Anyone around 172cm (5’7.5”ft) tall using 165mm cranks?

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Lewn777
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by Lewn777

I'm sorry but I really couldn't go as short as 165cm or less, and it's silly to advocate short cranks for all as that surely is fashion. What's hidden and underlies wattage is torque, and for me 170mm or less would simply rob me of too much torque and make me slower. Although for the OP at 5ft7inches I would look at 170mm and definitely try 165mm or less.

If you are a high cadence rider, have injuries short cranks might be a great choice, but not for me and many others. Having said that I would never go over 172.5 and would remove and sell 175mm or longer cranks if they came on a bike I'd bought but would be fine with keeping and using 170mm cranks. You can certainly go far further wrong with cranks that are too long rather than too short.

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Hexsense
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by Hexsense

power = torque x angular velocity (cadence in rpm).
Shorter crank reduce torque but naturally increase rpm without you trying. You don't spin faster intentionally because you have reduced torque, you automatically spin faster because the circle is smaller. Same cadence with longer crank = faster foot speed than same cadence on shorter crank. Most people have their rhythm sync to linear foot speed, rather than cadence number. If you naturally spin at 60rpm with longer crank, change to shorter crank, your natural cadence automatically become 64rpm, for example.

That said, 175 to 165 is 6% change. You lose 6% of torque and naturally spin 6% faster cadence. That align well with one gear change from 16t to 17t which is also 6% change. Changing gear to 6% easier one reduce the torque needed by 6%. Now, see the equalization?
175mm crank + 16t at 60rpm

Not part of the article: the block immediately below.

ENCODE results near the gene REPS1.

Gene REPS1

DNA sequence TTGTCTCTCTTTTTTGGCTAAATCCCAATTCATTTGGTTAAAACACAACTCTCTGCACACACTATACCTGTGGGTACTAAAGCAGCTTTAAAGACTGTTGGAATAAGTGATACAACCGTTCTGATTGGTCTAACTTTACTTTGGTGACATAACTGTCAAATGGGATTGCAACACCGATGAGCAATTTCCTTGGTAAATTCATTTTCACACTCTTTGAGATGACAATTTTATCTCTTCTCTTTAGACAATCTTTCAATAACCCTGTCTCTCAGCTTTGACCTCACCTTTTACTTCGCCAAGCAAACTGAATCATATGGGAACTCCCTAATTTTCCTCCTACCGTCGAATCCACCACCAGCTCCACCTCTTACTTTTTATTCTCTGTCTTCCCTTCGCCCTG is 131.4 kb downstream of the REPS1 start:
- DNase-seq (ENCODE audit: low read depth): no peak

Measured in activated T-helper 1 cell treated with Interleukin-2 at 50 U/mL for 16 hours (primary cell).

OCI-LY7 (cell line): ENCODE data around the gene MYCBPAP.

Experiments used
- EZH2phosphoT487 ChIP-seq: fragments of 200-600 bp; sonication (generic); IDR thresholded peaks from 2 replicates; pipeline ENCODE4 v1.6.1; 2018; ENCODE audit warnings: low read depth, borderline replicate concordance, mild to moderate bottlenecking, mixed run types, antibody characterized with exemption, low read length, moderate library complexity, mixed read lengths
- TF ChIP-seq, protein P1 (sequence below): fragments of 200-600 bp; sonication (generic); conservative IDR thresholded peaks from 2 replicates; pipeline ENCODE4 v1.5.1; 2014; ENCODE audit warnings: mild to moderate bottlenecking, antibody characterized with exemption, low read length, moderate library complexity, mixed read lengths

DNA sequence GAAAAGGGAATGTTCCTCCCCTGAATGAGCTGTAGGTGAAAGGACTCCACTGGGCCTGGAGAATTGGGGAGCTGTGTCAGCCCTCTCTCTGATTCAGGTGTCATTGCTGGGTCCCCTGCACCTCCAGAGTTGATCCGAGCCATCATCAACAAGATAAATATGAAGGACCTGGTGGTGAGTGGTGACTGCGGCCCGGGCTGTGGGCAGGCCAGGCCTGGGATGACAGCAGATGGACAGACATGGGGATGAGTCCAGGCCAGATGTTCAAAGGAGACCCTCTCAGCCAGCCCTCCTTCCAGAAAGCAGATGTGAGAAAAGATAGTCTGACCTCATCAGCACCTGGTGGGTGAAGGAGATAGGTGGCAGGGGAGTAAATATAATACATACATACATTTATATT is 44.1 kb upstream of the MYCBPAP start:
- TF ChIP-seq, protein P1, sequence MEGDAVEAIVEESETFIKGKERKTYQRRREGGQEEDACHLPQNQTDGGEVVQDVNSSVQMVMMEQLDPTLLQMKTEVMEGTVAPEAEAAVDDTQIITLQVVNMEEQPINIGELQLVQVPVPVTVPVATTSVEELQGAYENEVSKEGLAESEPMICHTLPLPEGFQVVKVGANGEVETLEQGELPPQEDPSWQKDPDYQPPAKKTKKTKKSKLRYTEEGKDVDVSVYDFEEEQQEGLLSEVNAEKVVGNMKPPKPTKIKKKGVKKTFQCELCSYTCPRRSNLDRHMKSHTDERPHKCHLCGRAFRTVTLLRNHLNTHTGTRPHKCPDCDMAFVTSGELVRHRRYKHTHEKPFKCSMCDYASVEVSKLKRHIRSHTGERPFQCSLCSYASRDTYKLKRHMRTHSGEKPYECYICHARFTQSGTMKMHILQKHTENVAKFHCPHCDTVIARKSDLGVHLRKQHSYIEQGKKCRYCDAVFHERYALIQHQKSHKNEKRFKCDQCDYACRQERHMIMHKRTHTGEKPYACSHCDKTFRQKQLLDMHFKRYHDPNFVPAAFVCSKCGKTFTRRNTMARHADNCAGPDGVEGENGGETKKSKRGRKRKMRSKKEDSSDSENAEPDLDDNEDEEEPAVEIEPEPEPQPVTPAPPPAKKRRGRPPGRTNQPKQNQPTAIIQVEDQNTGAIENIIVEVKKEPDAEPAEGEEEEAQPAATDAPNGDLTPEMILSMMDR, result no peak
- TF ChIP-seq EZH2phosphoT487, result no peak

and
165mm crank +17t at 64rpm
is the same speed and power, and require the same forces at the pedals. They even have the same linear foot speed (but reported as different cadence). That said, muscle memory of years using longer crank can get in the way of adopting shorter crank though.

Edit: mistake corrected.
Last edited by Hexsense on Tue Nov 23, 2021 5:50 pm, edited 2 times in total.

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pdlpsher1
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by pdlpsher1

A very good analysis but I think one of your sentences has an error. 175mm crank + 16t at 60rpm and 165mm crank +17t at 64rpm is the same speed and power, and require the same torque should read 175mm crank + 16t at 60rpm and 165mm crank +17t at 64rpm is the same speed and power, and require the same forces on the pedals. If both have the same speed and power, obviously they can't have the same torque since the 165mm crank is spinning faster. So the 165mm crank has less torque but it's compensated by a higher rpm.

So in a nutshell there's really no mechanical advantage from a shorter crank assuming you have identical linear foot speed and pedaling force whether you're on a 175mm or 165mm crank. Both cranks produce identical amount of power. But the shorter crank will require you to have an additional lower gear when on a steep climb. If you lack that extra low gear you will have to produce a higher pedaling force to make up the loss in torque, thus causing premature fatigue.

ghostinthemachine
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by ghostinthemachine

pdlpsher1 wrote:
Tue Nov 23, 2021 9:01 am
So in a nutshell there's really no mechanical advantage from a shorter crank assuming you have identical linear foot speed and pedaling force whether you're on a 175mm or 165mm crank. Both cranks produce identical amount of power. But the shorter crank will require you to have an additional lower gear when on a steep climb. If you lack that extra low gear you will have to produce a higher pedaling force to make up the loss in torque, thus causing premature fatigue.
Noticable biomechanical advantages though... And with modern 11/12/13 ratio systems, all of which seem to be what I'd call wide range, an extra large sprocket is a small price to pay.